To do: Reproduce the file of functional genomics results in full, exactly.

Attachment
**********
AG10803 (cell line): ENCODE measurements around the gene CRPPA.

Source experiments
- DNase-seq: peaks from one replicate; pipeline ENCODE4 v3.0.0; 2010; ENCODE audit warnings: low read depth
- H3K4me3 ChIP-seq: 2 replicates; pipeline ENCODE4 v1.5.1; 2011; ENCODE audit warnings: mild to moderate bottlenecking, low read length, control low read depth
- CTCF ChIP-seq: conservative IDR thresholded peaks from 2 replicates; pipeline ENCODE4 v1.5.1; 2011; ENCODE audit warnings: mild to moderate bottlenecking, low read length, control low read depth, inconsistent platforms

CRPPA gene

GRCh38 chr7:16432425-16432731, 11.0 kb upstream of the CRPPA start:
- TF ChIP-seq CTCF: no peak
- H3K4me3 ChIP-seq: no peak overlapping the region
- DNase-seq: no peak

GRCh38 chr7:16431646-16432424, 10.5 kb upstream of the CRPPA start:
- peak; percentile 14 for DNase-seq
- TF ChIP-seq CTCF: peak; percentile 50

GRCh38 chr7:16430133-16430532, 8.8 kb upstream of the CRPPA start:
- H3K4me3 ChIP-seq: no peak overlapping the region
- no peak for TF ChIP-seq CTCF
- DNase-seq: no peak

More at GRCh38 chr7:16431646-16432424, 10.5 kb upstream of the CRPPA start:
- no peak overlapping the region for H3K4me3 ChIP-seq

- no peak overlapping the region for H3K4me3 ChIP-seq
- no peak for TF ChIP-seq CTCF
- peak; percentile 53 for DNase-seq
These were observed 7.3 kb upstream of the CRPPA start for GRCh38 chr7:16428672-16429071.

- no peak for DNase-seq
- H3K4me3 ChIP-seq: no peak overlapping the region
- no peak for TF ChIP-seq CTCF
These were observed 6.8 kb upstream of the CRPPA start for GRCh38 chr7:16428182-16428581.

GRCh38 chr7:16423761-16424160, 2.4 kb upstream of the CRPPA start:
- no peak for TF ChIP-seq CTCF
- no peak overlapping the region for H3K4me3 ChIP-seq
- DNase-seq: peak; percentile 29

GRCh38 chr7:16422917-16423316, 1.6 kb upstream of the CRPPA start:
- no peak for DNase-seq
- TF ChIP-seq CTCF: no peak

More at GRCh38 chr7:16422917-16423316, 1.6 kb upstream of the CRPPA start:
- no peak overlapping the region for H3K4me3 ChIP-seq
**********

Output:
AG10803 (cell line): ENCODE measurements around the gene CRPPA.

Source experiments
- DNase-seq: peaks from one replicate; pipeline ENCODE4 v3.0.0; 2010; ENCODE audit warnings: low read depth
- H3K4me3 ChIP-seq: 2 replicates; pipeline ENCODE4 v1.5.1; 2011; ENCODE audit warnings: mild to moderate bottlenecking, low read length, control low read depth
- CTCF ChIP-seq: conservative IDR thresholded peaks from 2 replicates; pipeline ENCODE4 v1.5.1; 2011; ENCODE audit warnings: mild to moderate bottlenecking, low read length, control low read depth, inconsistent platforms

CRPPA gene

GRCh38 chr7:16432425-16432731, 11.0 kb upstream of the CRPPA start:
- TF ChIP-seq CTCF: no peak
- H3K4me3 ChIP-seq: no peak overlapping the region
- DNase-seq: no peak

GRCh38 chr7:16431646-16432424, 10.5 kb upstream of the CRPPA start:
- peak; percentile 14 for DNase-seq
- TF ChIP-seq CTCF: peak; percentile 50

GRCh38 chr7:16430133-16430532, 8.8 kb upstream of the CRPPA start:
- H3K4me3 ChIP-seq: no peak overlapping the region
- no peak for TF ChIP-seq CTCF
- DNase-seq: no peak

More at GRCh38 chr7:16431646-16432424, 10.5 kb upstream of the CRPPA start:
- no peak overlapping the region for H3K4me3 ChIP-seq

- no peak overlapping the region for H3K4me3 ChIP-seq
- no peak for TF ChIP-seq CTCF
- peak; percentile 53 for DNase-seq
These were observed 7.3 kb upstream of the CRPPA start for GRCh38 chr7:16428672-16429071.

- no peak for DNase-seq
- H3K4me3 ChIP-seq: no peak overlapping the region
- no peak for TF ChIP-seq CTCF
These were observed 6.8 kb upstream of the CRPPA start for GRCh38 chr7:16428182-16428581.

GRCh38 chr7:16423761-16424160, 2.4 kb upstream of the CRPPA start:
- no peak for TF ChIP-seq CTCF
- no peak overlapping the region for H3K4me3 ChIP-seq
- DNase-seq: peak; percentile 29

GRCh38 chr7:16422917-16423316, 1.6 kb upstream of the CRPPA start:
- no peak for DNase-seq
- TF ChIP-seq CTCF: no peak

More at GRCh38 chr7:16422917-16423316, 1.6 kb upstream of the CRPPA start:
- no peak overlapping the region for H3K4me3 ChIP-seq